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Delinquencies Drop, Midterm Expectations Still Low

A higher level of consistency in quarter-to-quarter and month-to-month improvements in the delinquency rate indicate that despite the crippling unemployment, ongoing volatility in housing prices and shadow inventory issues, the overall picture of the housing market in the short to midterm is getting clearer.

Recent industry data reaffirm that while on its way, the long-expected move towards a housing recovery still hangs by a string.

Among others the Mortgage Bankers Association VP of research and economics, Michael Fratantoni, said during a press conference that “more consistent results across products and across geography” is making the industry more confident about survey and study results.

The MBA’s 3Q10 National Delinquency Survey shows that 9.13% of the almost 44 million loans serviced nationally are past due anywhere from 30 days to over 90 days, down from 9.85% in 2Q10 and a decrease of 51 basis points from one year ago.

This “significantly large decline” in the delinquency rate was lead by a decline in the 90-plus-day category as the percentage of loans 90 days or more past due or in the process of foreclosure was 8.7%, down 41 bps from 2Q10 and 15 bps from 3Q09.

That gain “was offset somewhat” by an increase in the foreclosure start rate as 33 states saw increases year over year with the largest increases coming in Washington, Indiana and South Carolina.

According to Fratantoni one of the most important trends that shows change in the composition of the market is a jump in the delinquency rate of primary loans that was never before seen during the 12 years the MBA has been conducting the survey. It is significant for the future performance of the market that the number and proportion of prime fixed and FHA loans which currently make up almost 78% of loans outstanding “now account for more than half of the foreclosures started in the quarter, compared to 39% a year ago."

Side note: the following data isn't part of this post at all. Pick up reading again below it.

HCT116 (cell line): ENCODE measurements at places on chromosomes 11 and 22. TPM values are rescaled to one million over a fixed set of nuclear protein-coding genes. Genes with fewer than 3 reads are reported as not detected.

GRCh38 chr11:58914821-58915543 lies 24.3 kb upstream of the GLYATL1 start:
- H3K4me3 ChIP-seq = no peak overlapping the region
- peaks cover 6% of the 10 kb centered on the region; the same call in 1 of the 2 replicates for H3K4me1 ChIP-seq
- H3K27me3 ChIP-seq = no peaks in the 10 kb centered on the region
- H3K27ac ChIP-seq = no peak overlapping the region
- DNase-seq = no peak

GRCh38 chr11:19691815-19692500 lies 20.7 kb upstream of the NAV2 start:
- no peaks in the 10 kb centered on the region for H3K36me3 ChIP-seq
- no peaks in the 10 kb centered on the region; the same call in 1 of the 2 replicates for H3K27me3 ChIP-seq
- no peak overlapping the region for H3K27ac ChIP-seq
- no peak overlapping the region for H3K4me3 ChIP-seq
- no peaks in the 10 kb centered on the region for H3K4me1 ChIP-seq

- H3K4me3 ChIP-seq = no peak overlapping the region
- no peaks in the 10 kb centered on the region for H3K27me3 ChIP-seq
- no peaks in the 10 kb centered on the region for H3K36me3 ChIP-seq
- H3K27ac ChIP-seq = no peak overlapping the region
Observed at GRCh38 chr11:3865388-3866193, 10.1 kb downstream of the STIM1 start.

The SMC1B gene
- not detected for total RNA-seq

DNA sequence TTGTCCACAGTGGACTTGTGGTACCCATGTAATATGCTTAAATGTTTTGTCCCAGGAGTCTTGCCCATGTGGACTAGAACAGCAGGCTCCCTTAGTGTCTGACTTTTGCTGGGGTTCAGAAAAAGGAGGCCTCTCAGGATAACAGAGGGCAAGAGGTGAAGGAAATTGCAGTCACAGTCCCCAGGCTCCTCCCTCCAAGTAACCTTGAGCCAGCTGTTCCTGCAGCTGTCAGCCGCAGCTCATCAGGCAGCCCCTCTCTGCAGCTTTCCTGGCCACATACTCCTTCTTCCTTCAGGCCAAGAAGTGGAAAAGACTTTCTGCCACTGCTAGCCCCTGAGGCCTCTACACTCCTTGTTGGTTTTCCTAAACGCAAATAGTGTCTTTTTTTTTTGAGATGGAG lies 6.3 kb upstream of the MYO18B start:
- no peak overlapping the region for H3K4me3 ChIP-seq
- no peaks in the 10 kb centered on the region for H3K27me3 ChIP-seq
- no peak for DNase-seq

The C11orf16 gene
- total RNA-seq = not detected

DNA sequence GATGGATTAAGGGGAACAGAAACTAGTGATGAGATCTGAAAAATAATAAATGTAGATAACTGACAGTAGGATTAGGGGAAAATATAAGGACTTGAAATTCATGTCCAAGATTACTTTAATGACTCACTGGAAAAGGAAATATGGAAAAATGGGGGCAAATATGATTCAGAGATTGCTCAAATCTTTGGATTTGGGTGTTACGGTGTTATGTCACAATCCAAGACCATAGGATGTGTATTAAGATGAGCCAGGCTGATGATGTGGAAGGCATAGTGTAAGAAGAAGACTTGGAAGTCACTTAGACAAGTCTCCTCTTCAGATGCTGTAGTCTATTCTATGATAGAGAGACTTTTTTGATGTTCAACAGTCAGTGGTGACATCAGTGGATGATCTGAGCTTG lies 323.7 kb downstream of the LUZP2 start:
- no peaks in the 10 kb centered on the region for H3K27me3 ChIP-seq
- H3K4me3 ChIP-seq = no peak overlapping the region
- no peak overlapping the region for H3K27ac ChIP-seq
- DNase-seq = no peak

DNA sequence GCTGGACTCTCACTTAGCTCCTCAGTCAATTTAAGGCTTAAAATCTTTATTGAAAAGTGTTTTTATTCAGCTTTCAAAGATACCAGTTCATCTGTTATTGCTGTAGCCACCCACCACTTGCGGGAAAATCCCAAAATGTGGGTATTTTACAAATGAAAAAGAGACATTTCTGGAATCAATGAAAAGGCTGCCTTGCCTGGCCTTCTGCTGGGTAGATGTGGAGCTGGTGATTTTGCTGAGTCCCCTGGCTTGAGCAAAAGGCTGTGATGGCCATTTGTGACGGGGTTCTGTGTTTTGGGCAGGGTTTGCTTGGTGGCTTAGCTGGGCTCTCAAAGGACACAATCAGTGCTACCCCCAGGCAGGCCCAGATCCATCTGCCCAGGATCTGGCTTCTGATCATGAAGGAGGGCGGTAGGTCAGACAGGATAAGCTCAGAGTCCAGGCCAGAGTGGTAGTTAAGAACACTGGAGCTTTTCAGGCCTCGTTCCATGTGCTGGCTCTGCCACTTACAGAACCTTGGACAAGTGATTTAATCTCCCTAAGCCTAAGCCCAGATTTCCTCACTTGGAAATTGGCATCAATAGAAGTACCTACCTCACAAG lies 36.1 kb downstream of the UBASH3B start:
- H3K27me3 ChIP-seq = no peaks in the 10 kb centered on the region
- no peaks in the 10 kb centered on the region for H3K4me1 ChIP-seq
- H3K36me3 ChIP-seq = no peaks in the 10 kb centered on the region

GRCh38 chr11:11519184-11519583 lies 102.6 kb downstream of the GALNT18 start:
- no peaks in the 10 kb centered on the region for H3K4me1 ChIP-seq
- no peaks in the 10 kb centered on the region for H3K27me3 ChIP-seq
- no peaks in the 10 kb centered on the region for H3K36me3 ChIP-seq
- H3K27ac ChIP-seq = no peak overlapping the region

Similarly, Fratantoni said, gains due to declines in the foreclosure inventory rate will stall and temporarily reverse “due to some of the documentation issues.”

Newly consistent in the housing market is that small gains are easily offset the same as the steady increase in foreclosure starts counterbalances decreases in the number of overall delinquencies and foreclosures.

The percentage of mortgage loans on one-to-four unit residential properties on which foreclosure actions were started during the third quarter increased 23 bps from last quarter to 1.34%, offsetting previous gains but nonetheless performing better (down 8 bps) than one year ago.

While the percentage of loans in the foreclosure process at the end of the third quarter was 4.39%, down 18 bps from 2Q10, and down 8 bps from 3Q09, “bringing the serious delinquency rate to its lowest level since the second quarter of 2009.”

Since the job market “improved only marginally” during the quarter and “the unemployment rate will be little changed over the next year,” Fratantoni expects only modest improvements in the delinquency rate.
However, in his view, improvements in their performance, loans that are 90 days or more delinquent, represent the largest proportion of delinquencies, “still almost four times greater than the average of about 1.1 % over the past 20 years.”

Unless the U.S. economy generates an average of 100,000 new jobs every month, which is considered the benchmark or necessary growth to balance out job losses, unemployment will continue to slow down the housing market recovery, he said. People are “still losing their jobs and losing their homes” all of which will keep an upward trend for the medium term.

At the same time, roughly 4.2 million homes are in a state of foreclosure, down from 5 million the last quarter. Another 4.4 million properties currently in the shadow inventory also will enter the market in the coming years.

CoreLogic’s chief economist Mark Fleming warned recently that a weak housing demand combined with the “likely to persist” growing shadow inventory and the “highly extended time-to-liquidation” servicers are now facing is bound to pressure down home prices.

The CoreLogic analysis of August data showed the number of properties that are not yet for sale in the market, or the so-called shadow inventory—properties over 90 days behind in payments, already in foreclosure, or repossessed by banks—is estimated at 2.1 million.

Added to the 4.2 million homes for sale it brings the total for sale inventory to 6.3 million units, up from 6.1 million in August 2009, which according to some market insiders represents 23 months of inventory supply that will continue to negatively affect the mortgage market in the next couple of years.